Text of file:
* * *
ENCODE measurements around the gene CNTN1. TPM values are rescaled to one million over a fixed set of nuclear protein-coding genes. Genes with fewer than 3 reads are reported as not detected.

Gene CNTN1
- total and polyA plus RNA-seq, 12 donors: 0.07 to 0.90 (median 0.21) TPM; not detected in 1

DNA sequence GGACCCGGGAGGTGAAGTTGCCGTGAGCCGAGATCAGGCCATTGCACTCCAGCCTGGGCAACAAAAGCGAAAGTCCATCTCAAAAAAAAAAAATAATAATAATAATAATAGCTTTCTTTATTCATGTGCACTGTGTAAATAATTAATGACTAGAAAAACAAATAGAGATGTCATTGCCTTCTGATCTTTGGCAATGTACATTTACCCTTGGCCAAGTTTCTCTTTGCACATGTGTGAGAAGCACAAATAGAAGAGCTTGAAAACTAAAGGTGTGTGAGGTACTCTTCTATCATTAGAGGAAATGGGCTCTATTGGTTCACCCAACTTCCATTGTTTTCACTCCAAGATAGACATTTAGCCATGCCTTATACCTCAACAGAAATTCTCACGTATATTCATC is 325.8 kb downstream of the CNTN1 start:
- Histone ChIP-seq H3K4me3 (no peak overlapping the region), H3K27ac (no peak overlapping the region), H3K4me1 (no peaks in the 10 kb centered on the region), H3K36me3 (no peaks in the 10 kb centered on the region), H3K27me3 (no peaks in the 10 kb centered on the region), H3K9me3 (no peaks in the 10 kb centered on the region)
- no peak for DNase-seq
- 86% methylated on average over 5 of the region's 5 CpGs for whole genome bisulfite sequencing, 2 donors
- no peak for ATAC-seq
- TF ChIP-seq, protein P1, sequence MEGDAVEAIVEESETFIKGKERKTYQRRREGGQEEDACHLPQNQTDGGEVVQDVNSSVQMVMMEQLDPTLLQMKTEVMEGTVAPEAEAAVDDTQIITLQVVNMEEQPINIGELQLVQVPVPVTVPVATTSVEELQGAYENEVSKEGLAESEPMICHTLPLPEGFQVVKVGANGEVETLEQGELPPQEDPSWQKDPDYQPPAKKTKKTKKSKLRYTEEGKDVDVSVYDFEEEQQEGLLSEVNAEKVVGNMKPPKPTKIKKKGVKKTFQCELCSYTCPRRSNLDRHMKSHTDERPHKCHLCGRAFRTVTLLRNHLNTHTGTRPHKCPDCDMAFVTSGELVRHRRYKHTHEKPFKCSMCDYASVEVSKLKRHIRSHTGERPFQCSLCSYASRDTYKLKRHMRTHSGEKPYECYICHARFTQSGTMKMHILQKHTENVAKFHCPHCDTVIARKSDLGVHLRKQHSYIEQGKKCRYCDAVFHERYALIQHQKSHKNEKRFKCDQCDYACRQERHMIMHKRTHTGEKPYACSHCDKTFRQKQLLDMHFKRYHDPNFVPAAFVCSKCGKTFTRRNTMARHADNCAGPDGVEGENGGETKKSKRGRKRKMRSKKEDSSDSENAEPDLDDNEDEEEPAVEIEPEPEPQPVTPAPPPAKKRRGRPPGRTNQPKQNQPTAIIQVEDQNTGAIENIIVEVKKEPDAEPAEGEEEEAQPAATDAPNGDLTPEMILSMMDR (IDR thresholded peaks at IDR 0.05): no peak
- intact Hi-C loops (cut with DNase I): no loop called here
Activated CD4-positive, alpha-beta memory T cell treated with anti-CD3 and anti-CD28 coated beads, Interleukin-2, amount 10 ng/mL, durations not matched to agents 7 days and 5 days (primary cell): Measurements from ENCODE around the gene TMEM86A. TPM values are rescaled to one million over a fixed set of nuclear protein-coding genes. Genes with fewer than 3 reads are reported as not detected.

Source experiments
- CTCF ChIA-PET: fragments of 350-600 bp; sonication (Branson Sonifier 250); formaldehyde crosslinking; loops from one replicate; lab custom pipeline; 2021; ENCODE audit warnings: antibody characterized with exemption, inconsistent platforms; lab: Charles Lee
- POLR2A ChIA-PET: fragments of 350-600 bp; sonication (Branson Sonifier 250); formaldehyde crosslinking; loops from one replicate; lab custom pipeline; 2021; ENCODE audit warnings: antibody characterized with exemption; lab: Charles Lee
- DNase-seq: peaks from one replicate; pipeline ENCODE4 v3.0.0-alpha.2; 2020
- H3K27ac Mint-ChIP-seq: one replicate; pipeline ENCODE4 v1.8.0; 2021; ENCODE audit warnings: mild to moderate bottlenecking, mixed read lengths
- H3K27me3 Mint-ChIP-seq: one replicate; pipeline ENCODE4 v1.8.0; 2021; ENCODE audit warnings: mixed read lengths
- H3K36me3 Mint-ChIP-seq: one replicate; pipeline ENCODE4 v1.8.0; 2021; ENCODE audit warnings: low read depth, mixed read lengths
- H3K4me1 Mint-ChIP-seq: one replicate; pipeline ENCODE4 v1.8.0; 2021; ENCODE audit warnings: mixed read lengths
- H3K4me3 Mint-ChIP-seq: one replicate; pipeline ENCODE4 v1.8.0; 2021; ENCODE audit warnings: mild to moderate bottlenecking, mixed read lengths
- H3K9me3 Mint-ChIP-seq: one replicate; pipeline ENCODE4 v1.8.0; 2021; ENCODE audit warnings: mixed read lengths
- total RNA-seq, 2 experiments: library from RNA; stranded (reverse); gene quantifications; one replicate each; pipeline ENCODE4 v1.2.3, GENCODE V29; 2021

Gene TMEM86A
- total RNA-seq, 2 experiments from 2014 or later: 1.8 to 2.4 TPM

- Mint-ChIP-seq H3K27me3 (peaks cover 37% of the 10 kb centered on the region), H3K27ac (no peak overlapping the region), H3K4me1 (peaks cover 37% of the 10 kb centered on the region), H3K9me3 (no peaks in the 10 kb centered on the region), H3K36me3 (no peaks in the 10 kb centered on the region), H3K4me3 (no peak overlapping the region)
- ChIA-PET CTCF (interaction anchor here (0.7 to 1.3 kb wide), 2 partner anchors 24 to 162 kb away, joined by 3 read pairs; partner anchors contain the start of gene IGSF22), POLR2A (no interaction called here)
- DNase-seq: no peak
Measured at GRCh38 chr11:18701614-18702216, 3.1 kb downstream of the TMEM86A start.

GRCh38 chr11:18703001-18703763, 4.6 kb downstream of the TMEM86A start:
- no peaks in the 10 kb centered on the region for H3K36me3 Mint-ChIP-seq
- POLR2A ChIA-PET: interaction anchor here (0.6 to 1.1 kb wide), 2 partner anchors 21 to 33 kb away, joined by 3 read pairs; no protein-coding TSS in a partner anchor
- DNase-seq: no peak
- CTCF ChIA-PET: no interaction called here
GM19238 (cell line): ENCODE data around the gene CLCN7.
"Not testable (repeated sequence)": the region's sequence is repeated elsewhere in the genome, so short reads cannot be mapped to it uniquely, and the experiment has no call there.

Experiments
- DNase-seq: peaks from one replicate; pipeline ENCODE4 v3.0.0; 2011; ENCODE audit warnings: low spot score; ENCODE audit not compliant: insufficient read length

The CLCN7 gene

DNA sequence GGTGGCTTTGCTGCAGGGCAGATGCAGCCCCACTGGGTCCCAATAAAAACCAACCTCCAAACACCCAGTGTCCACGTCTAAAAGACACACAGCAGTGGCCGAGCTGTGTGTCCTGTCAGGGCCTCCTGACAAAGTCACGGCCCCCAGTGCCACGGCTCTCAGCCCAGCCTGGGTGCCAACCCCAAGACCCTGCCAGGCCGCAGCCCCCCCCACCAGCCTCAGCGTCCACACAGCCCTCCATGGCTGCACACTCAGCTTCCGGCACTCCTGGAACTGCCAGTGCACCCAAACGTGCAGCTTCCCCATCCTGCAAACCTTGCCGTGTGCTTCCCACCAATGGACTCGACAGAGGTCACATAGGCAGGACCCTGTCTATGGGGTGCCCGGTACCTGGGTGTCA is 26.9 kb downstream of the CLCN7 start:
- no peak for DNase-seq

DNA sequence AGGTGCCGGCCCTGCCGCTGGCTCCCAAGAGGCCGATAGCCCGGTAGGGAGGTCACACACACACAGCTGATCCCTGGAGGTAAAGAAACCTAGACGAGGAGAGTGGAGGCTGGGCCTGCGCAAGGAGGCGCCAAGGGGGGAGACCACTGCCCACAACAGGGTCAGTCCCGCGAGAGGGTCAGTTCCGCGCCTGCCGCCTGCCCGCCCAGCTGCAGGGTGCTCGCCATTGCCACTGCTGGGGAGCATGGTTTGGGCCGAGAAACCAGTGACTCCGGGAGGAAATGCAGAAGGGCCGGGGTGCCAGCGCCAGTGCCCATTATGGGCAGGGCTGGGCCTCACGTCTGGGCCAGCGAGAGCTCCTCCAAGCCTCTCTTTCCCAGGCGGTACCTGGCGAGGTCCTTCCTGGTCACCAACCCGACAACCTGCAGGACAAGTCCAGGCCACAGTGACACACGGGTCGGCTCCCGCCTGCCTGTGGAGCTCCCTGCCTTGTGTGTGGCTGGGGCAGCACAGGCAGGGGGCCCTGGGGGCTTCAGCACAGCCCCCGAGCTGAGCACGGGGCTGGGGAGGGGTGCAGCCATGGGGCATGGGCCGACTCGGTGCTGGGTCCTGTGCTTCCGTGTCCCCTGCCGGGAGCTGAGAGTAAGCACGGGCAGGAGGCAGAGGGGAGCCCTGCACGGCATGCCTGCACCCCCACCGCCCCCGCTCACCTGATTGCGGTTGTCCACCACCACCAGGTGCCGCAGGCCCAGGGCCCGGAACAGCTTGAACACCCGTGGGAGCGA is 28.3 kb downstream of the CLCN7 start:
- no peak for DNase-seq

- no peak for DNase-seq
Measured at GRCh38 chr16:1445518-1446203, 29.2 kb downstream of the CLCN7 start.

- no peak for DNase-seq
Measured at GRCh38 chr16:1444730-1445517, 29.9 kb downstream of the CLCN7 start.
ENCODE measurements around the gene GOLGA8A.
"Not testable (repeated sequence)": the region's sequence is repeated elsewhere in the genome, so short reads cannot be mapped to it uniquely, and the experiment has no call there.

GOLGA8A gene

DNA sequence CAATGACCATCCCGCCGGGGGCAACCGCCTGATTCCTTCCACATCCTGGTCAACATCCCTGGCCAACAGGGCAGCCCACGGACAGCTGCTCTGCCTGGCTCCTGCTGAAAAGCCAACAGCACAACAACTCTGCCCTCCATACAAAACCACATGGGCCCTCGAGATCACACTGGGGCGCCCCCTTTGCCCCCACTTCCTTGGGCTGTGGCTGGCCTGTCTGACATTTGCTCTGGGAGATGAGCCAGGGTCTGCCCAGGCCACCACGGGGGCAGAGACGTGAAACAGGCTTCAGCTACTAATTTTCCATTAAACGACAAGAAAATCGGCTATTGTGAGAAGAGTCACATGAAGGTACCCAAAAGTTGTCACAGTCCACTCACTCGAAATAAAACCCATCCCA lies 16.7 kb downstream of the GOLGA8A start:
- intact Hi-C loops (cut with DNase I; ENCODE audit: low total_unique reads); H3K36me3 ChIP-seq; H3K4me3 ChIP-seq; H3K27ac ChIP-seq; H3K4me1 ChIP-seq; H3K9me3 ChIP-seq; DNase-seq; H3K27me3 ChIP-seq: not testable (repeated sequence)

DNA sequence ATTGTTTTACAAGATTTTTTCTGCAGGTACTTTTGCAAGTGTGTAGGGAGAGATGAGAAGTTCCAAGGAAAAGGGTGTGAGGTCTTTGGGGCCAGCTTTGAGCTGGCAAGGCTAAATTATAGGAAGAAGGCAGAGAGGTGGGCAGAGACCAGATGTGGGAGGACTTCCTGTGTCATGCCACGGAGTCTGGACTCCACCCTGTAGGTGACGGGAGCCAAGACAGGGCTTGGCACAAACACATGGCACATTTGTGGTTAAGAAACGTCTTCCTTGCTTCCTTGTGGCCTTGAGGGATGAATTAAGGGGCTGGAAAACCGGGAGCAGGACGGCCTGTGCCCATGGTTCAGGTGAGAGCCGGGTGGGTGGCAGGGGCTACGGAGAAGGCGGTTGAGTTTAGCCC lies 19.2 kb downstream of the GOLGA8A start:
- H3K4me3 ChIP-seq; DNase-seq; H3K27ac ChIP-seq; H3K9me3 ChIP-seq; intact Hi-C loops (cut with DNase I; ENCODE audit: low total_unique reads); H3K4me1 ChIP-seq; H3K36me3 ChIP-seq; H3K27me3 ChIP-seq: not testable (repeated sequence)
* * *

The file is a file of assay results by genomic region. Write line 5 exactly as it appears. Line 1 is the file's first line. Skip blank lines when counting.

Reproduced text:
- Histone ChIP-seq H3K4me3 (no peak overlapping the region), H3K27ac (no peak overlapping the region), H3K4me1 (no peaks in the 10 kb centered on the region), H3K36me3 (no peaks in the 10 kb centered on the region), H3K27me3 (no peaks in the 10 kb centered on the region), H3K9me3 (no peaks in the 10 kb centered on the region)